The Journal of Interdisciplinary Teacher Leadership, an online scholarly publication of the… more>>
April 3rd, 2015 by Amneris Solano
It is often said that statistics can be manipulated for a variety of interpretations and can be made to say whatever you want them to say. Two of my favorite books, “Innumeracy” by John Allen Paulos and “Proofiness” by Charles Seife, illustrate how a lack of statistical literacy makes us poor citizens.
As a math teacher, I try to instill my students with critical thinking and questioning skills to help them understand basic statistical ideas like modeling, correlation, and significance. Until recently, statistics had been one of my weaker fields in mathematics. That changed when I spent five weeks this summer interning at SAMSI (Statistical and Applied Mathematical Science Institute) conducting statistical analyses of climate data. Through this experience, and the guidance of my mentor Dr. Richard Smith, director of SAMSI, I was able to solidify the fundamentals as well as an advanced knowledge of statistics.
I believe that one mark of a great teacher is one who never stops learning and growing. The more I develop knowledge of my content and the application of that content, the better I am then able to teach my students. I learned so much during my time at SAMSI including a new coding language. When I returned to school in the fall, I found myself reflecting on my Kenan Fellows experience, and the snapshot I got into the life of a professional in the mathematics field.
Students in a math class shouldn’t have to ask, “When am I ever going to use this?” Shouldn’t we be creating math classrooms in which students know the answer because the context is authentic and rich? My internship through the Kenan Fellows Program helped me transform my classroom into a place where math is learned because it is a necessary tool to answer a genuine question: Is the world around us predictable?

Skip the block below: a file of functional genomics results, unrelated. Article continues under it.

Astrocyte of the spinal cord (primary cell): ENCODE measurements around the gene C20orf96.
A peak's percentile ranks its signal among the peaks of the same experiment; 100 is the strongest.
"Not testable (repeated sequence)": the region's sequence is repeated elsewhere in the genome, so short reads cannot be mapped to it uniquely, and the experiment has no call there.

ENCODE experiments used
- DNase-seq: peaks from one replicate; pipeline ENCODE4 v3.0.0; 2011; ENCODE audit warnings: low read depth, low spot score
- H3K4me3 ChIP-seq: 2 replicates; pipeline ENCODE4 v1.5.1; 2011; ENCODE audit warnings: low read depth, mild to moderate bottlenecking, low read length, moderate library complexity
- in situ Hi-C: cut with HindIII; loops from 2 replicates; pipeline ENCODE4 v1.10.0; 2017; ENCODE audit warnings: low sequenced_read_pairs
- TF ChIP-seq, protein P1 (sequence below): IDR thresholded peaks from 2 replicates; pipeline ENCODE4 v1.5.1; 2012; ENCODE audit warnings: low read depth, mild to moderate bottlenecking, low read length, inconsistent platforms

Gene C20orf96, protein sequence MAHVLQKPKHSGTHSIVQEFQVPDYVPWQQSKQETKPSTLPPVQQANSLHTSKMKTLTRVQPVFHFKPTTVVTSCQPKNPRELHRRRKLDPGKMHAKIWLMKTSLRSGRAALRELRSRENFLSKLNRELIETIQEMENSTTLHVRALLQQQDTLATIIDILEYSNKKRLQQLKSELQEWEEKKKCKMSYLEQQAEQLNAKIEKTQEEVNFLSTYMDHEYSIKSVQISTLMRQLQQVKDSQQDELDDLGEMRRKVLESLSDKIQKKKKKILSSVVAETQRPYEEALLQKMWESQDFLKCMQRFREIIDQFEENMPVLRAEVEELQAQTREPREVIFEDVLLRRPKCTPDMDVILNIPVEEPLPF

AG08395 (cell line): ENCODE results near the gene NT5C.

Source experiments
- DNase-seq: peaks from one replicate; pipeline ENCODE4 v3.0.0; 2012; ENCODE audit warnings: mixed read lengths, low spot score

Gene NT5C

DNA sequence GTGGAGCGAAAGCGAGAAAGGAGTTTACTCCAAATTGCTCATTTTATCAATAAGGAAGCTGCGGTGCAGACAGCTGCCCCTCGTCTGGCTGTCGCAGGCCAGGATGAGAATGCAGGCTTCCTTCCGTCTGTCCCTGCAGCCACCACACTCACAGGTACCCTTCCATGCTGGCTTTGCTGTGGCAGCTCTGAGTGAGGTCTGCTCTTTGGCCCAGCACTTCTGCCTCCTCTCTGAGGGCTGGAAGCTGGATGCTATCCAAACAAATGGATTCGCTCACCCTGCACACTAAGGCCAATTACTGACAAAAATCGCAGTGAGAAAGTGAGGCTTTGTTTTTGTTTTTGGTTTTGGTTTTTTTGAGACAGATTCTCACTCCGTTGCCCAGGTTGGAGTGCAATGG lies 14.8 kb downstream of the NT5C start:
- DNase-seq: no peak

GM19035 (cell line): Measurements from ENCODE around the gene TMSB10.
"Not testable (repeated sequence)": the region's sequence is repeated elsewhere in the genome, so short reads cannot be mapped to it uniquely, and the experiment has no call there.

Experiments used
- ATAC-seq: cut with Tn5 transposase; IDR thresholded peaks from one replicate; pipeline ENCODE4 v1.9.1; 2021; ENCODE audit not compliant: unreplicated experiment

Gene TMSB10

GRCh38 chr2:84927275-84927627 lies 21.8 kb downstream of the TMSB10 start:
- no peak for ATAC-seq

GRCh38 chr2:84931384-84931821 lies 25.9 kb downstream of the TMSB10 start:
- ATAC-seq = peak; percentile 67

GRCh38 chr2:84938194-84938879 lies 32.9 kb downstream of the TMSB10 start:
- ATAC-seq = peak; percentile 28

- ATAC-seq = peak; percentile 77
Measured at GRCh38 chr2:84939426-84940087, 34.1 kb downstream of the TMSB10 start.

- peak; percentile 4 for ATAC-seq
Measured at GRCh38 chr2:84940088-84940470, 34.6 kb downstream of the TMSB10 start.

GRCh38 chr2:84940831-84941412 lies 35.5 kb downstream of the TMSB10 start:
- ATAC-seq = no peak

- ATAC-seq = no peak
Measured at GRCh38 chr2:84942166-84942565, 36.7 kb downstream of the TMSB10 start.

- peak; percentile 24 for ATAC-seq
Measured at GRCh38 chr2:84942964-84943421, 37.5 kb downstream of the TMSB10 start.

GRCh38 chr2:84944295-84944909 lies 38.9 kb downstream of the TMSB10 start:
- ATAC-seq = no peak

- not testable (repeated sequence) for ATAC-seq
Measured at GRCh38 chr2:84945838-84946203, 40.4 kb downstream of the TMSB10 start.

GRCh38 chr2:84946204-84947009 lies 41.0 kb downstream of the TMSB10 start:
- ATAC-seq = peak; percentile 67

Students need to know that there are real professionals using mathematics to model and solve real, important, and interesting problems. Students in school learning math should be doing this too. My internship made me much more aware of this, and I’ve challenged myself to make assessments that are authentic and interesting, but most importantly that model the skills needed for careers in math or science.
2014-15 Kenan Fellow Liz Moffitt teaches at Lakewood Montessori Middle School, a magnet school that is part of Durham Public Schools. Her Kenan fellowship, “Hurricanes, Tornadoes & Climate Change” was supported by SAMSI and NISS. She has been teaching for seven years and holds a M.Ed. in Gifted Education from Elon University and a B.A. in Mathematics from the same institution.